The railroad project was in fact started in 1870, in response to the interest of the rubber traders in gaining access to the Atlantic coast. According to Lucia Lamounier, the challenges involved in such an isolated region interfered with the progress of the project and determined the type of worker needed for it to succeed, with preference given to those who had no place to go in a situation of crisis as opposed to local workers who would often leave the construction site to work on their small farms or to join those who combined hunting, fishing, farming and collecting latex for rubber as a means of surviving in the region:
... a great number of workers were imported to build the Madeira-Mamoré. The inhospitable conditions of the area made very acute the labour problem. At the beginning of the 1870s the engineers reported food deprivation, fevers and Indian attacks; the company in charge revoked the contract in 1873. That was just the beginning of other frustrated attempts to build the railway. In 1907 the American Company May, Jekill & Randolph started to build the road. The company had just finished a contract to build a railway in Cuba, in which they had employed circa 4,000 Galician workers accustomed to rough conditions. The company decided to bring them along to the Madeira region. From 1907 to 1912 were imported 21,783 workers, from all nationalities, the majority from the neighbouring Caribbean Islands.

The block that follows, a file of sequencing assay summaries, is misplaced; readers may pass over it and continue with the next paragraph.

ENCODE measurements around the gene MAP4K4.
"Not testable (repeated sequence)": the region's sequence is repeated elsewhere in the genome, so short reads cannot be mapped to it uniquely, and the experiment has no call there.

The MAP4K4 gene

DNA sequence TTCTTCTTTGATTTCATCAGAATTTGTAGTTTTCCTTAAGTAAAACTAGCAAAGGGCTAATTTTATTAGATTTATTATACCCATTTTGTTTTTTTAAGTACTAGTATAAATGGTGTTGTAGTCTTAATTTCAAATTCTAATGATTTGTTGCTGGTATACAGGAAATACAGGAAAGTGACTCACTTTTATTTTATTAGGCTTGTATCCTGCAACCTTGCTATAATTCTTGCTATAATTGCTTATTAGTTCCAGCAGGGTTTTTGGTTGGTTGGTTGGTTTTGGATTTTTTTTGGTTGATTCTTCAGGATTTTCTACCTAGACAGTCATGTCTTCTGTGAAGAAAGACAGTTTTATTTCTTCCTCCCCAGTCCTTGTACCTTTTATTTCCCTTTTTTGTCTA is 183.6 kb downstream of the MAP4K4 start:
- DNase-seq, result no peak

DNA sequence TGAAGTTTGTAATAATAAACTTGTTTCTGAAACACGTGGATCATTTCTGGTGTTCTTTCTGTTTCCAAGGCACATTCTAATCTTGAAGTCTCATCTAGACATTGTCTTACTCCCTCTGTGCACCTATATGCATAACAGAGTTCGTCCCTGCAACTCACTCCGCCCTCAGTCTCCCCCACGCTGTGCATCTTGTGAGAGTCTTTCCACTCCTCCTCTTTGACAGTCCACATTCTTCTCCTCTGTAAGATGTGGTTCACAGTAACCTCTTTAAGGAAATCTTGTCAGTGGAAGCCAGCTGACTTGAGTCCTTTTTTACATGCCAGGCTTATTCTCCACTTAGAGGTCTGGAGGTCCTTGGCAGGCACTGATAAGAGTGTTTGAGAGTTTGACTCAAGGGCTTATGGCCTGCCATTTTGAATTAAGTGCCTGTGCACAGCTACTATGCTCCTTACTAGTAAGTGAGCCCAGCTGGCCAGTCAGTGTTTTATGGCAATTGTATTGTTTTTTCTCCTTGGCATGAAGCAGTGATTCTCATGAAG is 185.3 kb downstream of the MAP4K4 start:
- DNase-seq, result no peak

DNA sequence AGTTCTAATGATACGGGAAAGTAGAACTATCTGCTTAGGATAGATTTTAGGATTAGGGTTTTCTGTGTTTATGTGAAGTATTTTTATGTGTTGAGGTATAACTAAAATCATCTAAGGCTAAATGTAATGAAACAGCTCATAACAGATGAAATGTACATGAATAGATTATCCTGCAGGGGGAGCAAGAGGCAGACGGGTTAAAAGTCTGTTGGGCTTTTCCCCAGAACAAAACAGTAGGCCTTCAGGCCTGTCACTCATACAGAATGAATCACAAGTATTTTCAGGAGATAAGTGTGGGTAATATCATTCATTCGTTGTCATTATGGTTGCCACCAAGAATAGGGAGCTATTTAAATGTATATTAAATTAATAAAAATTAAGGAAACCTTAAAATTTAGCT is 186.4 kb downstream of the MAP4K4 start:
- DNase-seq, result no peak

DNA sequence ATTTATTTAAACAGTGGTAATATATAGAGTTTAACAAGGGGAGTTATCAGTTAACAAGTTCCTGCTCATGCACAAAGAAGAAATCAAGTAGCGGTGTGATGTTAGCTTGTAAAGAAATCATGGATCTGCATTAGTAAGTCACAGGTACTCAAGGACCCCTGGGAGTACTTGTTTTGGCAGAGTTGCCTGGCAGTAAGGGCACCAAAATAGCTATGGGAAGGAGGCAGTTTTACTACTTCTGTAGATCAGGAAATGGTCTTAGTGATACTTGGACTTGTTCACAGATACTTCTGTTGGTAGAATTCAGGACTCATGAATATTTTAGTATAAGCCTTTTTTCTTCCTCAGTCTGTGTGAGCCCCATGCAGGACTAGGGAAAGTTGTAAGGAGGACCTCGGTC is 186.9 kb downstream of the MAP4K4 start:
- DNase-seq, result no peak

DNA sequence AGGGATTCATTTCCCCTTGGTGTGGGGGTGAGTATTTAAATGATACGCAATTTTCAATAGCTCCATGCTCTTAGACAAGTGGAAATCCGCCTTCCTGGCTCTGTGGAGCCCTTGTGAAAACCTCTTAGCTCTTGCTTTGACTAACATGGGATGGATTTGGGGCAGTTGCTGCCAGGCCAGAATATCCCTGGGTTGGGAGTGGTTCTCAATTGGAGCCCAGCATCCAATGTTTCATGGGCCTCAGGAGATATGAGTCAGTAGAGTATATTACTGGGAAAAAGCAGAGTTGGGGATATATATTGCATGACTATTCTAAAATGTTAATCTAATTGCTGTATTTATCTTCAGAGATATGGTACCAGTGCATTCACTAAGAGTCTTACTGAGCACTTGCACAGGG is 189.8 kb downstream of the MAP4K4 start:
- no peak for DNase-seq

The so called “Barbadians” started to arrive in the Amazon around the end of the nineteenth-century, probably coming through the British Guyana, trying to find their place among the seringais or, after a few years, to work in the construction of the Madeira-Mamoré Railway. Those strange foreigners were identified mostly because of one unexpected trace: they were Blacks. It was only about fifteen years after abolition, and they would face the same problems related to prejudice and exclusion that Blacks in Brazil did, unless they could prove themselves different from the national Blacks."

Article #3: